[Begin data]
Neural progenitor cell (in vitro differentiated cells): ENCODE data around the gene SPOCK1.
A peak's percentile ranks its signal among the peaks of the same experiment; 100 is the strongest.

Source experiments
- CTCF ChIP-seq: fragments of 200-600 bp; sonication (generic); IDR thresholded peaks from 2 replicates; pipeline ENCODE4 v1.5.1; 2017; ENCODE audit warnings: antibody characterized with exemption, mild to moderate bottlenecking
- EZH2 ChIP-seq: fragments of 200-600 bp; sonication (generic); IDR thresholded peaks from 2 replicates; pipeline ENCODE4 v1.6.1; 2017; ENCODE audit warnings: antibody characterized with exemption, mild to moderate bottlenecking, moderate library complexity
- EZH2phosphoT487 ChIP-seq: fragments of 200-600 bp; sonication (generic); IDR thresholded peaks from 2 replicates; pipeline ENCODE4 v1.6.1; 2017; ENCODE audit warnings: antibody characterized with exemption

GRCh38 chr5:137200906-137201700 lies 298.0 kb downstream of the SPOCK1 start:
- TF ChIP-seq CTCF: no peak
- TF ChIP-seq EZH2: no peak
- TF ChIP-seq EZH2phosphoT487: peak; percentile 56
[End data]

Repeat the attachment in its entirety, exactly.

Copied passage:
Neural progenitor cell (in vitro differentiated cells): ENCODE data around the gene SPOCK1.
A peak's percentile ranks its signal among the peaks of the same experiment; 100 is the strongest.

Source experiments
- CTCF ChIP-seq: fragments of 200-600 bp; sonication (generic); IDR thresholded peaks from 2 replicates; pipeline ENCODE4 v1.5.1; 2017; ENCODE audit warnings: antibody characterized with exemption, mild to moderate bottlenecking
- EZH2 ChIP-seq: fragments of 200-600 bp; sonication (generic); IDR thresholded peaks from 2 replicates; pipeline ENCODE4 v1.6.1; 2017; ENCODE audit warnings: antibody characterized with exemption, mild to moderate bottlenecking, moderate library complexity
- EZH2phosphoT487 ChIP-seq: fragments of 200-600 bp; sonication (generic); IDR thresholded peaks from 2 replicates; pipeline ENCODE4 v1.6.1; 2017; ENCODE audit warnings: antibody characterized with exemption

GRCh38 chr5:137200906-137201700 lies 298.0 kb downstream of the SPOCK1 start:
- TF ChIP-seq CTCF: no peak
- TF ChIP-seq EZH2: no peak
- TF ChIP-seq EZH2phosphoT487: peak; percentile 56